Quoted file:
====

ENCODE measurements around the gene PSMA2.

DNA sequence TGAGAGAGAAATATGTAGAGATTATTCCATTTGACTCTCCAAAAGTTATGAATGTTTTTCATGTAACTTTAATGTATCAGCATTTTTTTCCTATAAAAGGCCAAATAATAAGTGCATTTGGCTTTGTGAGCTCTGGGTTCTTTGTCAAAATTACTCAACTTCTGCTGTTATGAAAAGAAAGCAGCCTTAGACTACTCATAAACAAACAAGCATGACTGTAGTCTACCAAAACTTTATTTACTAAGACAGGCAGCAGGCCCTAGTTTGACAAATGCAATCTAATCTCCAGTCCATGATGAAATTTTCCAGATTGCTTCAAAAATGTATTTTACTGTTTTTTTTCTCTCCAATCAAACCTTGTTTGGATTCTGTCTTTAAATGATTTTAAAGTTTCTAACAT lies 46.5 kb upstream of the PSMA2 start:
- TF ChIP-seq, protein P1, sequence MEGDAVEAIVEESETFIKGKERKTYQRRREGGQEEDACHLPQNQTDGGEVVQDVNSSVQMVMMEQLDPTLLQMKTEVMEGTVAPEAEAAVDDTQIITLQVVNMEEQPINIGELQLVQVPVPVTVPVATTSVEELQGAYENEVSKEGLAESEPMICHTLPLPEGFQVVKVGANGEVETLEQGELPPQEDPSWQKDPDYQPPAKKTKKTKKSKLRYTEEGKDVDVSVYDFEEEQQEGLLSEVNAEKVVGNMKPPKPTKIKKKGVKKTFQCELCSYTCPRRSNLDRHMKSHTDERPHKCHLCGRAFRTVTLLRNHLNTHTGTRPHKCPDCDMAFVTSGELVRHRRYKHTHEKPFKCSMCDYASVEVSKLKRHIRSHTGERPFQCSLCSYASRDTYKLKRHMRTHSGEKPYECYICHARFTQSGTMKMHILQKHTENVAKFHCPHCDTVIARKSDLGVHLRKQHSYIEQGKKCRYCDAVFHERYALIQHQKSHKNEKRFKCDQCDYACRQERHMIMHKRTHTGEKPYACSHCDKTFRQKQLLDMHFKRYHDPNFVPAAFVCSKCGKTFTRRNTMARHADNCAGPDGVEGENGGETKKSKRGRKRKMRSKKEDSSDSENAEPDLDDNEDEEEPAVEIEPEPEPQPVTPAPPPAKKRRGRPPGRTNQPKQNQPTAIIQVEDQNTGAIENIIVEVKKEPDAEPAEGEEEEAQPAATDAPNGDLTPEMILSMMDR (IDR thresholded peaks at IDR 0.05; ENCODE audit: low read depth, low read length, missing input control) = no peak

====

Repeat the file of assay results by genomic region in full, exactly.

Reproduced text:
ENCODE measurements around the gene PSMA2.

DNA sequence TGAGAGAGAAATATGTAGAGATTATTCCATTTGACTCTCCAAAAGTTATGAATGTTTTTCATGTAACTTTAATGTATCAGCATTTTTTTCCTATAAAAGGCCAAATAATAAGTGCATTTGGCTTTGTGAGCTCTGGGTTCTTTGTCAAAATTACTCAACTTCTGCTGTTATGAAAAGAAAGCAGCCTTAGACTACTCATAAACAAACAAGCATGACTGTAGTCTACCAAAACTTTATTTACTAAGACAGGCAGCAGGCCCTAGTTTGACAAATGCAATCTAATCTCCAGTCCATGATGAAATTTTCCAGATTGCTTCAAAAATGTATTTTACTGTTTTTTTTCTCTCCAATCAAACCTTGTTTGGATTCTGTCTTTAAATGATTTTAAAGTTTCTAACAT lies 46.5 kb upstream of the PSMA2 start:
- TF ChIP-seq, protein P1, sequence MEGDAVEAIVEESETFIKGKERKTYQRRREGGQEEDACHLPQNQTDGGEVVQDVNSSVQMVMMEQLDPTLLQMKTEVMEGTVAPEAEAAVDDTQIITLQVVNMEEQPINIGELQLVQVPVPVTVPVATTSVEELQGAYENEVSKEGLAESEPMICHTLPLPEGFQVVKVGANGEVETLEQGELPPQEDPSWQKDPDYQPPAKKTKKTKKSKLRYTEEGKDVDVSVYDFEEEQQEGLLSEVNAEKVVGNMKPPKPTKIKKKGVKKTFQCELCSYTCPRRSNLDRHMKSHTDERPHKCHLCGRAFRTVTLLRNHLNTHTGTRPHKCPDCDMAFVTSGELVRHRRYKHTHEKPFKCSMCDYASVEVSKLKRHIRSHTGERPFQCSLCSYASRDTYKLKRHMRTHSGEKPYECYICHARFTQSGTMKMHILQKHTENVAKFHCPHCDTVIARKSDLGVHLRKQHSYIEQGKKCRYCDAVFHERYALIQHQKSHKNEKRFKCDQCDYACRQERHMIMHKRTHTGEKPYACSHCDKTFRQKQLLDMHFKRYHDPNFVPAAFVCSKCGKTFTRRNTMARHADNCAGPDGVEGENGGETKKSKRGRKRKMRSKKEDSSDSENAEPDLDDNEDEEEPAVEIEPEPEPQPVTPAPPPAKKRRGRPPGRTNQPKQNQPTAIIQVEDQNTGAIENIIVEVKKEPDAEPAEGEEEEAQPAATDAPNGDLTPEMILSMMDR (IDR thresholded peaks at IDR 0.05; ENCODE audit: low read depth, low read length, missing input control) = no peak